Have you heard about people who’ve taken sick days to recuperate from the heavy emotional toll of world events? When a tragedy strikes, some people are so caught up in the details and the stories that it affects their ability to function.

Even if you don’t feel incapacitated, you still run the risk of feeling powerless and hopeless in the light of so many tragic and terrible things happening all around the world.

Whether it’s North Korea, Iran, Ukraine, Uganda, Nepal, Kosovo, or a dozen other places in the world, tragic wars and disease and suffering have occurred on a massive scale.

We see the breaking news hit our social feeds and we tune in to see what is going on. With real-time news and user generated content, we can easily devote a significant portion of our time and attention to the stories of other people’s problems halfway around the world.

This is not a message for everyone to stop caring about those less fortunate.

However, in the meantime, there are people in our own neighborhoods with needs. There are people in our same counties who are suffering.

But doesn’t it make me a bad person if I don’t stay caught up with the tragic suffering of people in less fortunate countries?

That’s a tough question. The answer is NO. But ignoring the suffering of others MAY be your way of staying focused on the significant tasks you are responsible for in your everyday life. Think about it: If you spend 3 hours a day consuming stories and updates on someone else’s suffering you aren’t making better, what could you have done with those three hours to make your life and the lives of your neighbors better? There are ACTUAL people in your life who need you, even if you’ve never spoken.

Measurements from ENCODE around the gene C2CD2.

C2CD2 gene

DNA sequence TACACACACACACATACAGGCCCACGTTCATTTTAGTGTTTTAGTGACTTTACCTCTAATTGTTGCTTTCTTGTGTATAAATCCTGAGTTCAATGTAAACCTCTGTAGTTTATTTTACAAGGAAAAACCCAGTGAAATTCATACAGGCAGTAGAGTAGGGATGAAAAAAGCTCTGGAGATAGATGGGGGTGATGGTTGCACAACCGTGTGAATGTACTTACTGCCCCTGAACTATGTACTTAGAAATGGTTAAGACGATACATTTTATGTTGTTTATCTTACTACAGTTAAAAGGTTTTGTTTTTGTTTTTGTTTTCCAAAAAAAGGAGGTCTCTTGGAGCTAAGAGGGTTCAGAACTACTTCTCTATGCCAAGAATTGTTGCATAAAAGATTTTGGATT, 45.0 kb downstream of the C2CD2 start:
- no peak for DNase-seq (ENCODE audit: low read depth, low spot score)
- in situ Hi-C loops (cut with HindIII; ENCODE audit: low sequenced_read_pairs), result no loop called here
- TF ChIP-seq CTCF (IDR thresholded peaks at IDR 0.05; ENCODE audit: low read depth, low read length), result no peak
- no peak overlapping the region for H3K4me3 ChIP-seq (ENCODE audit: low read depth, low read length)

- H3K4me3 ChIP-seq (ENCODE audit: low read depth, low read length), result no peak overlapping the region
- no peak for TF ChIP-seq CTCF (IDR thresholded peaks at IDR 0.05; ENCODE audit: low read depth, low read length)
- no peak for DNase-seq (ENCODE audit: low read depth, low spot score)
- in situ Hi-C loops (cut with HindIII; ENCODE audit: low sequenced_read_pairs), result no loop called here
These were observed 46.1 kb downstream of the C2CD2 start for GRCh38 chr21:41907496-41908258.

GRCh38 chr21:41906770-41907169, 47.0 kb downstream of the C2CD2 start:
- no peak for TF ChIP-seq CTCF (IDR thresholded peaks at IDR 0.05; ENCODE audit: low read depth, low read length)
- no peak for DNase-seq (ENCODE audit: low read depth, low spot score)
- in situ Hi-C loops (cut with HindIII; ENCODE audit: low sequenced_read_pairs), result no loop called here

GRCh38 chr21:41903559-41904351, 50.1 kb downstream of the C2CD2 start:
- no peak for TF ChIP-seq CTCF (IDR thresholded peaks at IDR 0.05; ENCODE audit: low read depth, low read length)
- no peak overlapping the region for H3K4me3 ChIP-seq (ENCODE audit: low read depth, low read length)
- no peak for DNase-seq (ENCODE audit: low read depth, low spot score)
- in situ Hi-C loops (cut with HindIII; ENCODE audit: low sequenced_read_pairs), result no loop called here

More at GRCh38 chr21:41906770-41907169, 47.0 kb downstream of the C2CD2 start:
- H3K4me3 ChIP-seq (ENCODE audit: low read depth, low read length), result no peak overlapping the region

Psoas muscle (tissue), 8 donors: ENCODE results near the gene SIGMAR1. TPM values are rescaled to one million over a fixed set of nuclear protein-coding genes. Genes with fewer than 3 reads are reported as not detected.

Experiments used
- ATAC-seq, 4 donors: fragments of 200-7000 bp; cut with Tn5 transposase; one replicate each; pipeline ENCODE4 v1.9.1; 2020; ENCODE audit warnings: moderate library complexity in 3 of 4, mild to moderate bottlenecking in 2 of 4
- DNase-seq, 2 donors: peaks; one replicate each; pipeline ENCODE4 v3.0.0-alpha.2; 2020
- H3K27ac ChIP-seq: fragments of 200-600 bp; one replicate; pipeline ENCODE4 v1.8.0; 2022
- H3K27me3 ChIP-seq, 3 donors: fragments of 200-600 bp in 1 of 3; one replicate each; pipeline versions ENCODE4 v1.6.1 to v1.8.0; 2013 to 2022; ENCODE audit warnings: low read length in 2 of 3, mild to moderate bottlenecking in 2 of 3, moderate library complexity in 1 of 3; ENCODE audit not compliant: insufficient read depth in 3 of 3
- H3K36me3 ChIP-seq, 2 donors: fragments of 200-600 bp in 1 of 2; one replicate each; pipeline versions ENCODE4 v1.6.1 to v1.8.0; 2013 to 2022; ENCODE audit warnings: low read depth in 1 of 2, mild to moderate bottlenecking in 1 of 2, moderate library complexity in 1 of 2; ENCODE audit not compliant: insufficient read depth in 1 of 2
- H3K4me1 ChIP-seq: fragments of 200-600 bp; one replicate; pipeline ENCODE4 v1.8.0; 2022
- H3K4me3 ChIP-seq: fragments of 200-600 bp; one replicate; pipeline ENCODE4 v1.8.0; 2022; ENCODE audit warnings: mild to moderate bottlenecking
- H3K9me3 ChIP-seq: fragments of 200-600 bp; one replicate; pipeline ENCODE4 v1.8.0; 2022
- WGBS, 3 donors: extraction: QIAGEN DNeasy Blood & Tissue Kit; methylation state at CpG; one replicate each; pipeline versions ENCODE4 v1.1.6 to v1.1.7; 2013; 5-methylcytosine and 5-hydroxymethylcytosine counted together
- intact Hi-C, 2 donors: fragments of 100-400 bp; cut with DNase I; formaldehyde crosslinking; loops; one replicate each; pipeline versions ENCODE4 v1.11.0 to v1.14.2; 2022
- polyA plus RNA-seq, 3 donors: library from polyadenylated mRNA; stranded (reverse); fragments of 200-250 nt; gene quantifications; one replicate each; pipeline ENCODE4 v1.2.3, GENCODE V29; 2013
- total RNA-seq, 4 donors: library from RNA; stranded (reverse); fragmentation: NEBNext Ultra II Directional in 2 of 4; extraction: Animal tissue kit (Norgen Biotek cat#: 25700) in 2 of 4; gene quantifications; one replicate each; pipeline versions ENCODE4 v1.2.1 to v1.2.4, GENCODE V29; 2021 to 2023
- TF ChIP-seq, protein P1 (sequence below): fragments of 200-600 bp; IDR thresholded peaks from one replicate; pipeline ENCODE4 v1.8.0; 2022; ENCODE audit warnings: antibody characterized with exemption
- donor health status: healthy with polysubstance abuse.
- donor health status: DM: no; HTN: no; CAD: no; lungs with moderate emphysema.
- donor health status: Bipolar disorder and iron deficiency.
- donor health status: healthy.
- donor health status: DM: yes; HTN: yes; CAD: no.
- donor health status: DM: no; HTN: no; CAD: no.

C.S. Lewis addressed this issue:

“I think each village was meant to feel pity for its own sick and poor whom it can help and I doubt if it is the duty of any private person to fix his mind on ills which he cannot help. This may even become an escape from the works of charity we really can do to those we know. God may call any one of us to respond to some far away problem or support those who have been so called. But we are finite and he will not call us everywhere or to support every worthy cause. And real needs are not far from us.”

– C. S. Lewis

If we feel helpless to make a difference in the face of so much darkness all around the world, perhaps we can come to terms with our own limitations and accept that if a million of “us” take care of our neighbors, everything changes.

Your neighbor shouldn’t have to wait for someone in Europe or Australia to hear about the terrifying conditions people experience in your home town in order for someone to care or take action. You are close for a reason. These people are the sphere of your ACTUAL influence.

It takes courage to actually go and do something. May we all find the courage and make the choice to be a good neighbor.

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